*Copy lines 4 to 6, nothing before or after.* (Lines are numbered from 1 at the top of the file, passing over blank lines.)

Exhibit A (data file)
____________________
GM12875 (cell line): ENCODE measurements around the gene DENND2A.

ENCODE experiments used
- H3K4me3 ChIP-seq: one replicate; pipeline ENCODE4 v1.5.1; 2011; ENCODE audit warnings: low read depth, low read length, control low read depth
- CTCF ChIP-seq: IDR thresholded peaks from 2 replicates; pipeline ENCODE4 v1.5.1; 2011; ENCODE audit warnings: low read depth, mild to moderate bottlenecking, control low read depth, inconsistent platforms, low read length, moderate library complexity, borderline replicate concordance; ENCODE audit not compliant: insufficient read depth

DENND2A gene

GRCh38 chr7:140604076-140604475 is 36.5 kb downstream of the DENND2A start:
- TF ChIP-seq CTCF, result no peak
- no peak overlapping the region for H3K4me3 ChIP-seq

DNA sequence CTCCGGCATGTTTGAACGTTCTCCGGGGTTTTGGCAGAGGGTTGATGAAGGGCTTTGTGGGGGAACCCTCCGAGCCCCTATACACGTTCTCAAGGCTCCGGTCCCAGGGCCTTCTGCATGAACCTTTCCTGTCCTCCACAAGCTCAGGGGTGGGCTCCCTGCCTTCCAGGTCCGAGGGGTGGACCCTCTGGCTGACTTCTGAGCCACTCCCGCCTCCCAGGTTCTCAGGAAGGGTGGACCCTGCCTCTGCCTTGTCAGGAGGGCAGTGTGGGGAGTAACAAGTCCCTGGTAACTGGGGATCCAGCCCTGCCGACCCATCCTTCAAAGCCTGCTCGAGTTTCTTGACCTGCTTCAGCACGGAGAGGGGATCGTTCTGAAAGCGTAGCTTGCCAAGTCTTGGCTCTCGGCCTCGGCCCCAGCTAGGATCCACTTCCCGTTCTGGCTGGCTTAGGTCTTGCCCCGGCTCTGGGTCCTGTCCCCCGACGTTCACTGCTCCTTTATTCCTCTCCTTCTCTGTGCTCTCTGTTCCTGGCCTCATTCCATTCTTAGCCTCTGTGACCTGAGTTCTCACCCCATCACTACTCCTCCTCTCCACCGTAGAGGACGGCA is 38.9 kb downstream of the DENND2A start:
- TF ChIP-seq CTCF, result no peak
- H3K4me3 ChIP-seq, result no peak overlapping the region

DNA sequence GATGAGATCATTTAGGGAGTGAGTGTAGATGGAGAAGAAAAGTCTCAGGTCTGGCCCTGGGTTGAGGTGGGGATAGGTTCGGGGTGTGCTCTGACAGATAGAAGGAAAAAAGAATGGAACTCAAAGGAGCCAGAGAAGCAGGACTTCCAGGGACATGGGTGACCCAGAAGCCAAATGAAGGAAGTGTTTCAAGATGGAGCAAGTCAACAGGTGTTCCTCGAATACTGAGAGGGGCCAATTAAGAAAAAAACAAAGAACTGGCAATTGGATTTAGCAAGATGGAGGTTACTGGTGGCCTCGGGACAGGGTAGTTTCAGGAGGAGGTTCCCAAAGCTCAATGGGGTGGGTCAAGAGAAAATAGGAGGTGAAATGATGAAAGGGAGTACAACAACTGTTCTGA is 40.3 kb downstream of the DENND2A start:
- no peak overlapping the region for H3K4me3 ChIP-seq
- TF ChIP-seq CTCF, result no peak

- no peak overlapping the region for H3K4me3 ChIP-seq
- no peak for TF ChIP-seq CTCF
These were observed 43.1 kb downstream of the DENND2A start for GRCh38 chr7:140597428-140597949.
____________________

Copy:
- CTCF ChIP-seq: IDR thresholded peaks from 2 replicates; pipeline ENCODE4 v1.5.1; 2011; ENCODE audit warnings: low read depth, mild to moderate bottlenecking, control low read depth, inconsistent platforms, low read length, moderate library complexity, borderline replicate concordance; ENCODE audit not compliant: insufficient read depth

DENND2A gene

GRCh38 chr7:140604076-140604475 is 36.5 kb downstream of the DENND2A start: